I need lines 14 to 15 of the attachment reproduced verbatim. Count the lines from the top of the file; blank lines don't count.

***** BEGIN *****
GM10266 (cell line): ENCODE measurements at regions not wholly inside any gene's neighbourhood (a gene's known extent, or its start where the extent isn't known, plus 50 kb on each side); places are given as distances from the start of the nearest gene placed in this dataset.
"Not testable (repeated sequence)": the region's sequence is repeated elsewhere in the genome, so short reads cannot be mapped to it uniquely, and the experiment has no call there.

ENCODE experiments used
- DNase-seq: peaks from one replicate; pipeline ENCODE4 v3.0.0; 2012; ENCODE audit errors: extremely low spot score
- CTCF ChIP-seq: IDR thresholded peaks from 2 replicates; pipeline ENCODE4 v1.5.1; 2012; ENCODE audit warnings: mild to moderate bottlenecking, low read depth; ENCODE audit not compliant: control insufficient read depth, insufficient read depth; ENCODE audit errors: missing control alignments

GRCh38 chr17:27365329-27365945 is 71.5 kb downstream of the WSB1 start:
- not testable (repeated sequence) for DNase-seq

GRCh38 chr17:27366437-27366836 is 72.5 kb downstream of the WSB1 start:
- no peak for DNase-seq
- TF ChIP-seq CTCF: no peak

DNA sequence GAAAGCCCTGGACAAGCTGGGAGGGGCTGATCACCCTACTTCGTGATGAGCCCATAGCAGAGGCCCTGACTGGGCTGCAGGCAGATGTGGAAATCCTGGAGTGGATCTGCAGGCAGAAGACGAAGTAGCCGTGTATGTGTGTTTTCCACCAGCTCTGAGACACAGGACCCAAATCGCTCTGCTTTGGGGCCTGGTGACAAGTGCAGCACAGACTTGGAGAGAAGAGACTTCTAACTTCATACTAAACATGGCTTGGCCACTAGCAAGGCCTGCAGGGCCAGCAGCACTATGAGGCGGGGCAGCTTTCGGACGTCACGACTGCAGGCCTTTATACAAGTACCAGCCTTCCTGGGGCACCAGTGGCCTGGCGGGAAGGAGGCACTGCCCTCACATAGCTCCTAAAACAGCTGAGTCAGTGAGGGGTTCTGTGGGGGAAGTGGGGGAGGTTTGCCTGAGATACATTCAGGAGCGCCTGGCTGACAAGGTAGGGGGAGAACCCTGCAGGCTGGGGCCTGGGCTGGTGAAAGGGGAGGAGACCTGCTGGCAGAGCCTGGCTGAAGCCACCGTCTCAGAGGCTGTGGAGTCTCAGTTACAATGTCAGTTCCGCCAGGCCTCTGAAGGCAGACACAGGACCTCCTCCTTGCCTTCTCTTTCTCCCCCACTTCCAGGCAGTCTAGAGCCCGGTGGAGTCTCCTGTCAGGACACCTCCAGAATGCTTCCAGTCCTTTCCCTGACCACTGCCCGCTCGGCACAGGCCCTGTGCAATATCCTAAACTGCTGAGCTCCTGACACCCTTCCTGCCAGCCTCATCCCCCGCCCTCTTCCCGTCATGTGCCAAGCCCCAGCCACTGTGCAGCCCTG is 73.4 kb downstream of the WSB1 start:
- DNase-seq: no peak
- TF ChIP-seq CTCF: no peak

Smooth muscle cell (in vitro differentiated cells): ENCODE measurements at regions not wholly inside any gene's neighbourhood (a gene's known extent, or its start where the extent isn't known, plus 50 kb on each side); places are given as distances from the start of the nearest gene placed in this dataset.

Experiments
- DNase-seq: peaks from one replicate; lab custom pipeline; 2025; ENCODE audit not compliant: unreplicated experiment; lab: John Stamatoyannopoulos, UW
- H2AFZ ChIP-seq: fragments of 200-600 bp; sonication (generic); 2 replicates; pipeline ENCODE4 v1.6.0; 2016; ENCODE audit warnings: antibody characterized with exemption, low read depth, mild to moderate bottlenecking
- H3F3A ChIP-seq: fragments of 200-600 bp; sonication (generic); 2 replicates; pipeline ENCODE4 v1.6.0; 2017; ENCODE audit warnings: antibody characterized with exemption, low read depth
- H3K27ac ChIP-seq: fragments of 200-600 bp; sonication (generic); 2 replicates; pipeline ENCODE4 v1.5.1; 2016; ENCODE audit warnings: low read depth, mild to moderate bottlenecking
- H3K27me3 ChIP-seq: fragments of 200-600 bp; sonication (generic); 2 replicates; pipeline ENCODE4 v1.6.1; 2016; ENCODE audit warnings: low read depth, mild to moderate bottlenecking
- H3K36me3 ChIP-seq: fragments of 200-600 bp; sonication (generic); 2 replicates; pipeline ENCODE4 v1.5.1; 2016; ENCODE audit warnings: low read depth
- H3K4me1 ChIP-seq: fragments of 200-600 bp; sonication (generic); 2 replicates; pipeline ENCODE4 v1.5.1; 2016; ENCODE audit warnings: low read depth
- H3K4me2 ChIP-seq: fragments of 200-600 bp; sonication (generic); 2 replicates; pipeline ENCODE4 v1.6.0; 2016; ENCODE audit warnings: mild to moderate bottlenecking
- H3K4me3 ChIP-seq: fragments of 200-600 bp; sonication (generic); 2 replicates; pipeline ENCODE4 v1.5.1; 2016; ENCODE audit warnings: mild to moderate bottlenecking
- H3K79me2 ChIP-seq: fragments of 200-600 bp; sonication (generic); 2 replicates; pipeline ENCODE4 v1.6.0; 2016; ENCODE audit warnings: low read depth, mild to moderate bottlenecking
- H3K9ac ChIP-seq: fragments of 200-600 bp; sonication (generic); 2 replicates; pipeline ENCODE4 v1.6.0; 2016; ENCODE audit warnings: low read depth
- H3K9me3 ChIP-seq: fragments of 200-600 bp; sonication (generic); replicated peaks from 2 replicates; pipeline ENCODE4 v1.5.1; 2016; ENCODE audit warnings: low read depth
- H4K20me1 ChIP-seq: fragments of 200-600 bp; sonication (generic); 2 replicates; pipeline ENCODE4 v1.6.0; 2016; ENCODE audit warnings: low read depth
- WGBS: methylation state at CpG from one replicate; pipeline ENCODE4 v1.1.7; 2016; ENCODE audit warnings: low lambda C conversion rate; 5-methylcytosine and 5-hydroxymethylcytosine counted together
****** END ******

Smooth muscle cell (in vitro differentiated cells): ENCODE measurements at regions not wholly inside any gene's neighbourhood (a gene's known extent, or its start where the extent isn't known, plus 50 kb on each side); places are given as distances from the start of the nearest gene placed in this dataset.

Experiments